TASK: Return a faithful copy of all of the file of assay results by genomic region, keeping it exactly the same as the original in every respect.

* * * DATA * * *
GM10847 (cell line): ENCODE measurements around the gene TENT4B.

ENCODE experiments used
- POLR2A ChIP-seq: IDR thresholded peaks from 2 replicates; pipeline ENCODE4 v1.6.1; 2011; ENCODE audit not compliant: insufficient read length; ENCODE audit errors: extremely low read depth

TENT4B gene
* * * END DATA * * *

GM10847 (cell line): ENCODE measurements around the gene TENT4B.

ENCODE experiments used
- POLR2A ChIP-seq: IDR thresholded peaks from 2 replicates; pipeline ENCODE4 v1.6.1; 2011; ENCODE audit not compliant: insufficient read length; ENCODE audit errors: extremely low read depth

TENT4B gene